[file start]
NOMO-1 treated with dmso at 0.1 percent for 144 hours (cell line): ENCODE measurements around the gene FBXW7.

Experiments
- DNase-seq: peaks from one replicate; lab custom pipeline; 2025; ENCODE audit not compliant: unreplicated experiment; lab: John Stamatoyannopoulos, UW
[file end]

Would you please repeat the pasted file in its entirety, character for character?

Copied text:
NOMO-1 treated with dmso at 0.1 percent for 144 hours (cell line): ENCODE measurements around the gene FBXW7.

Experiments
- DNase-seq: peaks from one replicate; lab custom pipeline; 2025; ENCODE audit not compliant: unreplicated experiment; lab: John Stamatoyannopoulos, UW